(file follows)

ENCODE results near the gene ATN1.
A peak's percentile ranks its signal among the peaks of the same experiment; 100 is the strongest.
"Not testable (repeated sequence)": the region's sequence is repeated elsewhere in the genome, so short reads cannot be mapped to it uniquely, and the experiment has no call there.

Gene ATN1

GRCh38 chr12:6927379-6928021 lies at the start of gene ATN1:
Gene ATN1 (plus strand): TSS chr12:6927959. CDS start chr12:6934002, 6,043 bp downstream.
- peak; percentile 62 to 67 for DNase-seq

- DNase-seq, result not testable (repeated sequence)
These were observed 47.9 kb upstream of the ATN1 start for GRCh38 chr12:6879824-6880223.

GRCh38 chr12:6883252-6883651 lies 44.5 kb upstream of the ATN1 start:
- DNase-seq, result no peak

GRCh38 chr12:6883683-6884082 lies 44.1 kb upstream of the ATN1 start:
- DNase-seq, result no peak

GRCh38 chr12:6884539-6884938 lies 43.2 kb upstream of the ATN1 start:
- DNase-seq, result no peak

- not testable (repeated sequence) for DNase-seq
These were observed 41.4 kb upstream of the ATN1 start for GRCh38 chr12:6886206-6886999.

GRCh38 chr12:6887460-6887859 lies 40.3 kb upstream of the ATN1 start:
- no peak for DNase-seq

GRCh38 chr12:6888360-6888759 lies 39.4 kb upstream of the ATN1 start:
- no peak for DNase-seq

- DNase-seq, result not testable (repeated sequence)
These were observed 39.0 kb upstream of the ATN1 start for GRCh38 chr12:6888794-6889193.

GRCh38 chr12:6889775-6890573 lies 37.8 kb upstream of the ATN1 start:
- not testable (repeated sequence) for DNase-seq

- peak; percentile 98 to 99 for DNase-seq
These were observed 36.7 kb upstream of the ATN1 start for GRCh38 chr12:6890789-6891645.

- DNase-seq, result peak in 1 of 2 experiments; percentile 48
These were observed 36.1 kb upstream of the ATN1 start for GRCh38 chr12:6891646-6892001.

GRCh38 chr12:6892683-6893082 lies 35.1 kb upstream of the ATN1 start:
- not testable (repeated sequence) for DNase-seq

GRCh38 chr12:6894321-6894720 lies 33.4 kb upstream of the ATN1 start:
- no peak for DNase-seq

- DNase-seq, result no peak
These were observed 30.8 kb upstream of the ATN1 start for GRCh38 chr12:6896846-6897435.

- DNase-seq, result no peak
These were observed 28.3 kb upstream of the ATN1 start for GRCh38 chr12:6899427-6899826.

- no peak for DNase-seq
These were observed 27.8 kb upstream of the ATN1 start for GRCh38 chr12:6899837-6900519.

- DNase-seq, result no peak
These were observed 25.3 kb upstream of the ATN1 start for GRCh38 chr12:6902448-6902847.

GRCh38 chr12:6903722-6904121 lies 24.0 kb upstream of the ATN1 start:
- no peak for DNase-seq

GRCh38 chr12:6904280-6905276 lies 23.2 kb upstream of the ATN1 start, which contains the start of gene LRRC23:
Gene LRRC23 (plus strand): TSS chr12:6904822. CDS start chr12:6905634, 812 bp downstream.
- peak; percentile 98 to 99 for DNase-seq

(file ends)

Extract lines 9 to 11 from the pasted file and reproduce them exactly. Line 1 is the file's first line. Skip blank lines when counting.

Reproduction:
These were observed 47.9 kb upstream of the ATN1 start for GRCh38 chr12:6879824-6880223.

GRCh38 chr12:6883252-6883651 lies 44.5 kb upstream of the ATN1 start:
- DNase-seq, result no peak